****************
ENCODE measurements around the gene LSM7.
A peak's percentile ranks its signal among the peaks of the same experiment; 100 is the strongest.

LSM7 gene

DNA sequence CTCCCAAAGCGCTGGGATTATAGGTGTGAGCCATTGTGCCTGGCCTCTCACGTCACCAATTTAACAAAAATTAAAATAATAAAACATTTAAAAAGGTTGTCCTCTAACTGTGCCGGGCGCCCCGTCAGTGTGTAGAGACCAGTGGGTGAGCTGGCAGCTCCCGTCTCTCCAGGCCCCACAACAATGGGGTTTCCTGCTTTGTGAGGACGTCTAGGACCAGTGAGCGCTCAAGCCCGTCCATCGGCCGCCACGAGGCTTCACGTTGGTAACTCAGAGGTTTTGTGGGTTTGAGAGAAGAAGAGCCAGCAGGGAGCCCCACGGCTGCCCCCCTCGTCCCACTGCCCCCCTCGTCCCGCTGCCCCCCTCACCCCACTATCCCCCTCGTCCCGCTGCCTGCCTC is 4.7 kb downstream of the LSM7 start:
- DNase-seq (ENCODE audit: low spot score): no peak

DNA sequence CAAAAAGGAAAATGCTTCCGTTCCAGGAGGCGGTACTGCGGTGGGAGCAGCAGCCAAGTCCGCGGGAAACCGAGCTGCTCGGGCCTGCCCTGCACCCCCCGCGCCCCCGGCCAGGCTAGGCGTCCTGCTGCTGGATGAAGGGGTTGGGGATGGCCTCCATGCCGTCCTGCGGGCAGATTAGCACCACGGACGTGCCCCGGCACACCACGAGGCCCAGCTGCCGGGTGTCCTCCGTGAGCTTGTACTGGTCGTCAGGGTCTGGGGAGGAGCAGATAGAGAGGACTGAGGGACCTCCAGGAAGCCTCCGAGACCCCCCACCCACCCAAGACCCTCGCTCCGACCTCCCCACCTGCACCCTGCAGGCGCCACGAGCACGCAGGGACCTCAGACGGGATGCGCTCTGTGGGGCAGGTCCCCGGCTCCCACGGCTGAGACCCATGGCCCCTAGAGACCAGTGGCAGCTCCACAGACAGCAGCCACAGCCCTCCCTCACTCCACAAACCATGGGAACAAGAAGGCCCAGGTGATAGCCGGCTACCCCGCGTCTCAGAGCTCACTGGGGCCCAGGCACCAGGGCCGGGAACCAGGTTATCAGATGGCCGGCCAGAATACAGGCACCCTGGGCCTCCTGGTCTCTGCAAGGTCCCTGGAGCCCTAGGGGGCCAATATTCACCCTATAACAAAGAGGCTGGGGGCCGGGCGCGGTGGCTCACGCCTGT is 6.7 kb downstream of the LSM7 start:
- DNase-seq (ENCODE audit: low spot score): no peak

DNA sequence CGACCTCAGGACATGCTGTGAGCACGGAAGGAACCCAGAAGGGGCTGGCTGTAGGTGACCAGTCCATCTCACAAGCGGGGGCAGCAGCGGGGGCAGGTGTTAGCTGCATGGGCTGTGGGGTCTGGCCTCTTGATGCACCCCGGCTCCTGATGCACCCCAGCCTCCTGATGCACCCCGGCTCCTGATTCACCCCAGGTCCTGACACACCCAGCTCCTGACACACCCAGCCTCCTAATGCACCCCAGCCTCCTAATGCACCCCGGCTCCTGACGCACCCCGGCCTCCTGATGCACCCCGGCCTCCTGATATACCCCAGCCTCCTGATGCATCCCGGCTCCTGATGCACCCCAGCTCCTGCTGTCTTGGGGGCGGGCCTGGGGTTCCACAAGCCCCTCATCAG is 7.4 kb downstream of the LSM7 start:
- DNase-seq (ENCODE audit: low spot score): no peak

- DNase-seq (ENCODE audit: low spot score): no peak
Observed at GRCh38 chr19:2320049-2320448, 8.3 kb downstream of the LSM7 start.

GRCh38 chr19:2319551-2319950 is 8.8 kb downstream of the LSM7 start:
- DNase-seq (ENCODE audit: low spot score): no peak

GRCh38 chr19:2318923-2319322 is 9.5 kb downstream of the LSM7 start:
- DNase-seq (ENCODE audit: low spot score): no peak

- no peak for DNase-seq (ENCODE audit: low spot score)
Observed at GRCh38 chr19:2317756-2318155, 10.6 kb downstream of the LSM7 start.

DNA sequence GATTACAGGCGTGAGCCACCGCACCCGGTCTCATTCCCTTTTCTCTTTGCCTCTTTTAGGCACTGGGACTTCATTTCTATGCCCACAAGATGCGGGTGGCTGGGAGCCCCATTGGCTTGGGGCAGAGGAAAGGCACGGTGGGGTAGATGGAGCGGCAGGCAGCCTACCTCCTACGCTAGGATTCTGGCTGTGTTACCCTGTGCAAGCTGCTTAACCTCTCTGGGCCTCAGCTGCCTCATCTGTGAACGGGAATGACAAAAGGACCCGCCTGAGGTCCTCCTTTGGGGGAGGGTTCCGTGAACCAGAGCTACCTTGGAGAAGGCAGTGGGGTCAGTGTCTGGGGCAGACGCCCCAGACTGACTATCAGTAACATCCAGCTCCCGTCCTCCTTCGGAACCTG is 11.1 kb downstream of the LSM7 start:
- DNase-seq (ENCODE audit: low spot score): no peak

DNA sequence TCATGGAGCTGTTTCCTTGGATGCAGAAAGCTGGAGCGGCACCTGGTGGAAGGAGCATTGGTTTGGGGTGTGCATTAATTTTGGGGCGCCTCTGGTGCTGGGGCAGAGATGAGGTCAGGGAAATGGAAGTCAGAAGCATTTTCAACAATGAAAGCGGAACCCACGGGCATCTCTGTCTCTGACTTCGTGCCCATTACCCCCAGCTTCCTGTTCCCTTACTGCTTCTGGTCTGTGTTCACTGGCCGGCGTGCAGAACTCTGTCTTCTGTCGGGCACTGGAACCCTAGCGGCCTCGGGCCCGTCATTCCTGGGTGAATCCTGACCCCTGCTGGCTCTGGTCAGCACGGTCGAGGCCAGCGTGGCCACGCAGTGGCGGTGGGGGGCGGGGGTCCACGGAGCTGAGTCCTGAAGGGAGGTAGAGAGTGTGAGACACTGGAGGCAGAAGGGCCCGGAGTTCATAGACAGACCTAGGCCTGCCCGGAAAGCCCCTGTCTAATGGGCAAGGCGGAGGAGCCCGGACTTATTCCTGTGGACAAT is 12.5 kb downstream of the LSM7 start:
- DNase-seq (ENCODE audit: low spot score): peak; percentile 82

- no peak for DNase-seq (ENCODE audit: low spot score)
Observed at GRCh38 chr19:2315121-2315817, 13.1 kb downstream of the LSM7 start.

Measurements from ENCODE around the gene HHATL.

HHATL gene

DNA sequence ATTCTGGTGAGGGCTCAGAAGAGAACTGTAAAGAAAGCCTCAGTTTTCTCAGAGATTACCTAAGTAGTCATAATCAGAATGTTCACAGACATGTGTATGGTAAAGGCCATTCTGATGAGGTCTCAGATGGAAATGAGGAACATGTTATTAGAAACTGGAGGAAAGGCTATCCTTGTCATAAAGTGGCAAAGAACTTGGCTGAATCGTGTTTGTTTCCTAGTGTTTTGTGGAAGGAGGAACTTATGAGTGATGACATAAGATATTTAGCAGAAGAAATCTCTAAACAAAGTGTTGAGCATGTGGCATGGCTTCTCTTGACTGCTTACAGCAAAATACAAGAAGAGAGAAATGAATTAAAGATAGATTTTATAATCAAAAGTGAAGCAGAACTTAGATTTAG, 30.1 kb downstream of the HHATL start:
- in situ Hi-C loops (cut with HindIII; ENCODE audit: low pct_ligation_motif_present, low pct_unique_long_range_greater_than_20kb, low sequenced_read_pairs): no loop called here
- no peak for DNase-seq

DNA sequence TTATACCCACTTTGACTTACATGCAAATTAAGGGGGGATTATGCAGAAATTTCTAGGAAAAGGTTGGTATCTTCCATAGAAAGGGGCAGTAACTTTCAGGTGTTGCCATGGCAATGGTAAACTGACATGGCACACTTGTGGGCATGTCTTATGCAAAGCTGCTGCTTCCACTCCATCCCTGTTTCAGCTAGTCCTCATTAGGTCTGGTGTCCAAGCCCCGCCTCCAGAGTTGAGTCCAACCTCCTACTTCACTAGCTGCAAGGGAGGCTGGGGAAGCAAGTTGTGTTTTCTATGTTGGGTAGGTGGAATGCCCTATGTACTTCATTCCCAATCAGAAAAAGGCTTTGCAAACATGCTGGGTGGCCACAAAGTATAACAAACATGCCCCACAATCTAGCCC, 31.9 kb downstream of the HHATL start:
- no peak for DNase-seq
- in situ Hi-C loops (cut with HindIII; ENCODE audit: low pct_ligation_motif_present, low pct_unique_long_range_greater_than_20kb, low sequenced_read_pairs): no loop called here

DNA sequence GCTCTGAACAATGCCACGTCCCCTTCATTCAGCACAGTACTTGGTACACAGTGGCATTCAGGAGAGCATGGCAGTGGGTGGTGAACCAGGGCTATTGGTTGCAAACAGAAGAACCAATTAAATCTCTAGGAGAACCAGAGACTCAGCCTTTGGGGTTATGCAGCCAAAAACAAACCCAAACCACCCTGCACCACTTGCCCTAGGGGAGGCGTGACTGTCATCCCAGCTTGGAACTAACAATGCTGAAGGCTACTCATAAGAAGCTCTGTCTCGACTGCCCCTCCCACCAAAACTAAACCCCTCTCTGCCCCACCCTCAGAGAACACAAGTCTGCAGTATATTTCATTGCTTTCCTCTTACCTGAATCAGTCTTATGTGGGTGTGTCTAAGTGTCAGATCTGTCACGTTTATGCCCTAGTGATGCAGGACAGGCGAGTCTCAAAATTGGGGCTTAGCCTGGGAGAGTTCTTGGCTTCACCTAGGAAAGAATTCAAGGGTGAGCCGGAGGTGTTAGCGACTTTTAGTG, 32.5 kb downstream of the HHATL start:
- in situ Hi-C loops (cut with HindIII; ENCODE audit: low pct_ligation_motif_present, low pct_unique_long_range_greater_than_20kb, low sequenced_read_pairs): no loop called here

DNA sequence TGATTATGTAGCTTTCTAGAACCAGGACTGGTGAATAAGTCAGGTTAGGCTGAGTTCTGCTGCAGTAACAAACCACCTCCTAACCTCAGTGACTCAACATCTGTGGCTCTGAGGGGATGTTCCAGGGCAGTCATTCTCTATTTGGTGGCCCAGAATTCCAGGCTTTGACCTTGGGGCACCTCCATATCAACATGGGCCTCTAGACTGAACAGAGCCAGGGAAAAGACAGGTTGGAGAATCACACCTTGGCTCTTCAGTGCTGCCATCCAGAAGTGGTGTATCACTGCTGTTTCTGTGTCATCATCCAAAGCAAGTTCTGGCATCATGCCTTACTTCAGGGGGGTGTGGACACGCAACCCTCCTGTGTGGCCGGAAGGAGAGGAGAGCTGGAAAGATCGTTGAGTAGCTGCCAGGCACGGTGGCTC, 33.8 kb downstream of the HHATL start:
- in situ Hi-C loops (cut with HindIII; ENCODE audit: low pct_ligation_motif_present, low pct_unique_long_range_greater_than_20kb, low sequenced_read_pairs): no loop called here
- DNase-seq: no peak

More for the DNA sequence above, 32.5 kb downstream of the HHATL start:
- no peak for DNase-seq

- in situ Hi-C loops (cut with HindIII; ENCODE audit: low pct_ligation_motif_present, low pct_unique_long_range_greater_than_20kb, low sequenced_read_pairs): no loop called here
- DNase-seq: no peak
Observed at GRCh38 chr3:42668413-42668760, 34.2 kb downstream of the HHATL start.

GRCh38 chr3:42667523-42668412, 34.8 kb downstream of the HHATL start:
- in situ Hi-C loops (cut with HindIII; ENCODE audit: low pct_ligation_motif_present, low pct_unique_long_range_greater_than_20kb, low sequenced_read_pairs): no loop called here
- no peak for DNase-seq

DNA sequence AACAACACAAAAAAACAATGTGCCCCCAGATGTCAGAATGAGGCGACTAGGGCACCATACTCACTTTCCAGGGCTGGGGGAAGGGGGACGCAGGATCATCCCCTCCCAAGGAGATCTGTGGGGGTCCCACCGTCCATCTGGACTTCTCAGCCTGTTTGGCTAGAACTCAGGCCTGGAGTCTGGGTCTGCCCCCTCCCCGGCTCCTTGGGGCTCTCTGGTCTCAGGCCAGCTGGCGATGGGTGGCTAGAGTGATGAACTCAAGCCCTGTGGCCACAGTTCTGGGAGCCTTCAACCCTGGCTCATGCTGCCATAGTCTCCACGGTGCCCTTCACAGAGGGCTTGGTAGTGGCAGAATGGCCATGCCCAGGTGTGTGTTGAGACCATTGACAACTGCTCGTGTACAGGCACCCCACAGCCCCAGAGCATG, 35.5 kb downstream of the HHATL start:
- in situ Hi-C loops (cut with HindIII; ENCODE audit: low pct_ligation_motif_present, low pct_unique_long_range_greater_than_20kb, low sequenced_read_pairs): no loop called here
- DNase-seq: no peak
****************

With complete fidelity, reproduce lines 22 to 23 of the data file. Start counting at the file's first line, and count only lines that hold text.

- no peak for DNase-seq (ENCODE audit: low spot score)
Observed at GRCh38 chr19:2315121-2315817, 13.1 kb downstream of the LSM7 start.